The clinical deterioration in myelopathy can usually not be reversed but only halted. This is only achieved by surgery. Mild improvement can occur, but is not guaranteed. The treatment consists of surgical decompression of the spinal cord and the nerves that arise from the spinal cord.
The operation can be from the front of the spine and these operations are called discectomies and corpectomies (see the section Anterior Cervical Discectomy) and are usually accompanied by an intervertebral fusion.
Sometimes the operation is done from the back and these operations are called a laminectomy and laminoplasty (see the section Cervical Laminoplasty and Laminectomy) and they may sometimes be accompanied by a posterior spinal fusion. A posterior cervical fusion (see the section Posterior Cervical Fusion) is performed if the surgery to decompress the nerves is so extensive that it leaves the spine unstable.
Managing this condition without surgery almost always leads to a progression in the symptoms of the patient. Should surgical treatment not be performed, the clinical symptoms can remain unchanged for long periods of time, but sudden deterioration can occur without warning. The surgical management carries rare, but potentially serious complications. The section Your Neck Operation contains more specific detail and you should discuss this with your specialist. Some of the most feared risks would include nerve damage, which may be damage to the nerves leaving the spinal canal or damage to the spinal cord itself.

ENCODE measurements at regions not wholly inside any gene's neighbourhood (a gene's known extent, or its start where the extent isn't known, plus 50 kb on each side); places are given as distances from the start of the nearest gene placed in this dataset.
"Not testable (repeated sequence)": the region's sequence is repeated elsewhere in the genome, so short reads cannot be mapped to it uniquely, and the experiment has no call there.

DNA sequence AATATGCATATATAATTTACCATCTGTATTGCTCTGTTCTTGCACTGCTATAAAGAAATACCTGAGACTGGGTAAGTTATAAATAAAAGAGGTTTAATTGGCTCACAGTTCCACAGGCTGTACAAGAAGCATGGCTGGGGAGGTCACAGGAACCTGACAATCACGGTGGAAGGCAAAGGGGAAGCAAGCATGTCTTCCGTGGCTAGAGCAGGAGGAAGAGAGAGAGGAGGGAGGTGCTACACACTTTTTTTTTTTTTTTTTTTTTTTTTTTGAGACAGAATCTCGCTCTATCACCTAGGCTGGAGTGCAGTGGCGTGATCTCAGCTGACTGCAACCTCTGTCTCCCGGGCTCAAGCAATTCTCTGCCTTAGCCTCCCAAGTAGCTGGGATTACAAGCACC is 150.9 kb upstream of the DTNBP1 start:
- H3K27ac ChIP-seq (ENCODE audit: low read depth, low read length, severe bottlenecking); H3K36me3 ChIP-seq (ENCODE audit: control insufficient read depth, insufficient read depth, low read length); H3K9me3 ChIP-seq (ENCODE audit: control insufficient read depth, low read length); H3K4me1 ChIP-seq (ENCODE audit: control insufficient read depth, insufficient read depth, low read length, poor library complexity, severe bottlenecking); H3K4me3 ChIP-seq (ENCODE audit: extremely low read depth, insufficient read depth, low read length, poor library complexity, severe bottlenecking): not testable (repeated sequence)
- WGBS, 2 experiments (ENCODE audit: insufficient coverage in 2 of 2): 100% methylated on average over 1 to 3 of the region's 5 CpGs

The potential effects of this could be partial or complete dysfunction of these nerves and can include numbness, pain and weakness of the muscles or complete paralysis of one or more muscle groups. Infection and the formation of blood clots are also possible complications. Speech impediments can be caused by traction or damage to certain nerves.
In cases where the symptoms improve with decompressive surgery, the symptoms may reappear at some stage. In patients where the nerves have been damaged permanently, the dysfunction of the nerves (numbness, pain and weakness) may not clear up.
In patients where the operation successfully treated the symptoms, ongoing spinal degeneration may lead to pathology of the adjacent (or a distant) spinal level resulting in future surgery on that level. This is believed to be a process that, even though part of the normal ageing process, is speeded up by surgery.